P. R. Kaczmarek, T. Rogowski, A. J. Antonczak, and K. M. Abramski, “Laser Doppler vibrometry with acoustooptic frequency shift,” Opt. Appl. 34, 373-384 (2004).

Antonczak, A. J.

P. R. Kaczmarek, T. Rogowski, A. J. Antonczak, and K. M. Abramski, “Laser Doppler vibrometry with acoustooptic frequency shift,” Opt. Appl. 34, 373-384 (2004).

Cassidy, D. T.

Durst, F.

F. Durst, A. Melling, and J. H. Whitelaw, Principles and Practice of Laser-Doppler Anemometry (Academic, 1976).

Kaczmarek, P. R.

P. R. Kaczmarek, T. Rogowski, A. J. Antonczak, and K. M. Abramski, “Laser Doppler vibrometry with acoustooptic frequency shift,” Opt. Appl. 34, 373-384 (2004).

Lascos, S. J.

Melling, A.

F. Durst, A. Melling, and J. H. Whitelaw, Principles and Practice of Laser-Doppler Anemometry (Academic, 1976).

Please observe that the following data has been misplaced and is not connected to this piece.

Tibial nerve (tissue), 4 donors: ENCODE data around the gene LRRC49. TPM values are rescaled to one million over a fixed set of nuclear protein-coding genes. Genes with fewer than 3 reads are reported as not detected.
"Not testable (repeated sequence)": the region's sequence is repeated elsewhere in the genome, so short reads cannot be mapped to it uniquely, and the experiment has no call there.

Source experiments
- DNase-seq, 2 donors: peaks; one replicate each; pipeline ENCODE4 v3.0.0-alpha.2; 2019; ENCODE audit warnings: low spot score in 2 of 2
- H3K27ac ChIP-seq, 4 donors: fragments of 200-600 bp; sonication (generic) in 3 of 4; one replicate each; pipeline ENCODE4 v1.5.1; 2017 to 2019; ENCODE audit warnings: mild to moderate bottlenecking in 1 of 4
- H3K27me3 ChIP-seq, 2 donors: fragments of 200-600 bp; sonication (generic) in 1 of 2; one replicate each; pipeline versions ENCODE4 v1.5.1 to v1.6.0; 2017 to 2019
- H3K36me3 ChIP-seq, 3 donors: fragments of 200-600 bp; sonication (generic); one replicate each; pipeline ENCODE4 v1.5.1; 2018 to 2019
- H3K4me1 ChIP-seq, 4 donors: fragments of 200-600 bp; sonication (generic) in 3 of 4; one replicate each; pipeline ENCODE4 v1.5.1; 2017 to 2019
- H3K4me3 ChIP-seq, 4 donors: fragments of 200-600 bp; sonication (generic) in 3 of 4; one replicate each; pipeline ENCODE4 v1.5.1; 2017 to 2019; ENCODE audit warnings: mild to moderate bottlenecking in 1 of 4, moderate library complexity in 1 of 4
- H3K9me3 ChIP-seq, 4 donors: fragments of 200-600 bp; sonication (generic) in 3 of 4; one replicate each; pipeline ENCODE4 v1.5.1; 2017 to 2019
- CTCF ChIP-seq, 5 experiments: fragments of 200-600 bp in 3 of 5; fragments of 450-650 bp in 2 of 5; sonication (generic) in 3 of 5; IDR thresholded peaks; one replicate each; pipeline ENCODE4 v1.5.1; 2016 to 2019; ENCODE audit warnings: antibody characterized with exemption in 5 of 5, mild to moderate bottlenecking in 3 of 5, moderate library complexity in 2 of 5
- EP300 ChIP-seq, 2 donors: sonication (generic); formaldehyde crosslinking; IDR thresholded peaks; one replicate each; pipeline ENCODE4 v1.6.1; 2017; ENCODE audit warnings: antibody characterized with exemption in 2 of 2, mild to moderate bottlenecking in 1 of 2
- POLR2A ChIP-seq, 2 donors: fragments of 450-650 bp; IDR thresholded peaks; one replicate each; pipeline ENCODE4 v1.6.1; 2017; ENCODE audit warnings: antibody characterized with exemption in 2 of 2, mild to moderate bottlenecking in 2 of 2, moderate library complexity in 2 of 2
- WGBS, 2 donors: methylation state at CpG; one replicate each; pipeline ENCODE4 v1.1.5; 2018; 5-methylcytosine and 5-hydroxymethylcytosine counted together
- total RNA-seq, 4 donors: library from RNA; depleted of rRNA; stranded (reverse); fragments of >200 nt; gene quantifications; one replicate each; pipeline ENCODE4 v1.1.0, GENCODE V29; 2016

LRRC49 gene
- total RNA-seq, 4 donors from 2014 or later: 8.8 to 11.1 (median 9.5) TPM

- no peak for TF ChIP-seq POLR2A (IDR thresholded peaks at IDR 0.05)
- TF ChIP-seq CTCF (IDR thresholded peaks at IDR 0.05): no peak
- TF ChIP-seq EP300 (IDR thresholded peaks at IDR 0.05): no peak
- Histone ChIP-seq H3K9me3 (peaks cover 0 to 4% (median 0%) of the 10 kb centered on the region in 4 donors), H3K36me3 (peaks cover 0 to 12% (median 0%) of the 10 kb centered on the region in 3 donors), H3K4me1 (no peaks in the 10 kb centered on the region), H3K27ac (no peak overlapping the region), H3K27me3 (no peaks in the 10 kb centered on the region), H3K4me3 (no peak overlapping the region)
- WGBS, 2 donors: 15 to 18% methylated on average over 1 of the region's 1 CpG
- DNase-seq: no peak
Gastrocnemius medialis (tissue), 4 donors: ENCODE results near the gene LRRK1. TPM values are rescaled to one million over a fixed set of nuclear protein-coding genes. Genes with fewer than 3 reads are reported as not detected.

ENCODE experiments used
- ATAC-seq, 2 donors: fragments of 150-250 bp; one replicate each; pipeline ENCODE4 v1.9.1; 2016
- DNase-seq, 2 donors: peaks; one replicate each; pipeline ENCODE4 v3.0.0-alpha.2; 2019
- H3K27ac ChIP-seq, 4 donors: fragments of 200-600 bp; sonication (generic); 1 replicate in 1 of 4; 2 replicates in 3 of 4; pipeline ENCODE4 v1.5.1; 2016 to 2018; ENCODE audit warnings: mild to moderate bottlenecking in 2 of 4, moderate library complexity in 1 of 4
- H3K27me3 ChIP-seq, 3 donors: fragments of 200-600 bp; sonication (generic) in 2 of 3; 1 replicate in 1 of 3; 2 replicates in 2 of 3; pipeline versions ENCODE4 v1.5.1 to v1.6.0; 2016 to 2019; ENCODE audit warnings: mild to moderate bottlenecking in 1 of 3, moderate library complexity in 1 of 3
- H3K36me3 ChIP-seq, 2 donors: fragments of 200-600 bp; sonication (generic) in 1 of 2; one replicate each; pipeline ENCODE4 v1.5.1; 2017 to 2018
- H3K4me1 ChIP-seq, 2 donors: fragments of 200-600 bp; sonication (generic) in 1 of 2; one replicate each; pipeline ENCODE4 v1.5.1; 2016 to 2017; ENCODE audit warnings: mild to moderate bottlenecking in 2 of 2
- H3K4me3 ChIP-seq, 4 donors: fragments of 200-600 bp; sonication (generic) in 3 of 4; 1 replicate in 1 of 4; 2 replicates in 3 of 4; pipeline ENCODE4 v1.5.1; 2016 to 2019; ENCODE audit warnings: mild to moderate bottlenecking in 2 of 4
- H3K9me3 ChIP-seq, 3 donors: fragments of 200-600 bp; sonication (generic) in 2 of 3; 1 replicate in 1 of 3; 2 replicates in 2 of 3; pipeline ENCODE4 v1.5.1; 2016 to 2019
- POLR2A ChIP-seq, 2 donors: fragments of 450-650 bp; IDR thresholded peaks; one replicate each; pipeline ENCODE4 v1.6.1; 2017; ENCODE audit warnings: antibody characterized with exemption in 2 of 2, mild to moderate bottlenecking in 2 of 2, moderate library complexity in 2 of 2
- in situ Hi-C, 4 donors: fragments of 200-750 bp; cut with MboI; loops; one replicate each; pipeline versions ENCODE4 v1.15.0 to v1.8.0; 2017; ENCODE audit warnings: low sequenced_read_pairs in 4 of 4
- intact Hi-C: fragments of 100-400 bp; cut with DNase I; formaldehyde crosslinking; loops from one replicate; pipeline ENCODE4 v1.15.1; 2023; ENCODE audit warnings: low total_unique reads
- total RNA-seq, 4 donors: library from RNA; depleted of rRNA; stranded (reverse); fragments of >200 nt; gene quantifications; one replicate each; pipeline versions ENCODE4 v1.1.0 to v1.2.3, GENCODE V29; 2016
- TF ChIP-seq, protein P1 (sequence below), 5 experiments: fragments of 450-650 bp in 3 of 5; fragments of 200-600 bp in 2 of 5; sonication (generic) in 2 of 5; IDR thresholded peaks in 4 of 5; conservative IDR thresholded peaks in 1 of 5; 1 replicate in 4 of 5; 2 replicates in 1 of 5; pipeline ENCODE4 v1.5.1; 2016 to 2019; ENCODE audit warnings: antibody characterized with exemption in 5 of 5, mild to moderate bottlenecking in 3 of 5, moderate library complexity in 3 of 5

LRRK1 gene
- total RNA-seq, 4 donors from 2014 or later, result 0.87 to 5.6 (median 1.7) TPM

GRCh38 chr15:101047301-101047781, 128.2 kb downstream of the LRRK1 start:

Rogowski, T.

P. R. Kaczmarek, T. Rogowski, A. J. Antonczak, and K. M. Abramski, “Laser Doppler vibrometry with acoustooptic frequency shift,” Opt. Appl. 34, 373-384 (2004).

Saleh, B. E. A.

B. E. A. Saleh and M. C. Teich, “Acousto-Optics,” in Fundamentals of Photonics, 2nd ed. (Wiley, 2007), pp. 804-833.

Teich, M. C.

B. E. A. Saleh and M. C. Teich, “Acousto-Optics,” in Fundamentals of Photonics, 2nd ed. (Wiley, 2007), pp. 804-833.

Whitelaw, J. H.

F. Durst, A. Melling, and J. H. Whitelaw, Principles and Practice of Laser-Doppler Anemometry (Academic, 1976).

Appl. Opt. (1)

Opt. Appl. (1)

P. R. Kaczmarek, T. Rogowski, A. J. Antonczak, and K. M. Abramski, “Laser Doppler vibrometry with acoustooptic frequency shift,” Opt. Appl. 34, 373-384 (2004).

Other (2)

B. E. A. Saleh and M. C. Teich, “Acousto-Optics,” in Fundamentals of Photonics, 2nd ed. (Wiley, 2007), pp. 804-833.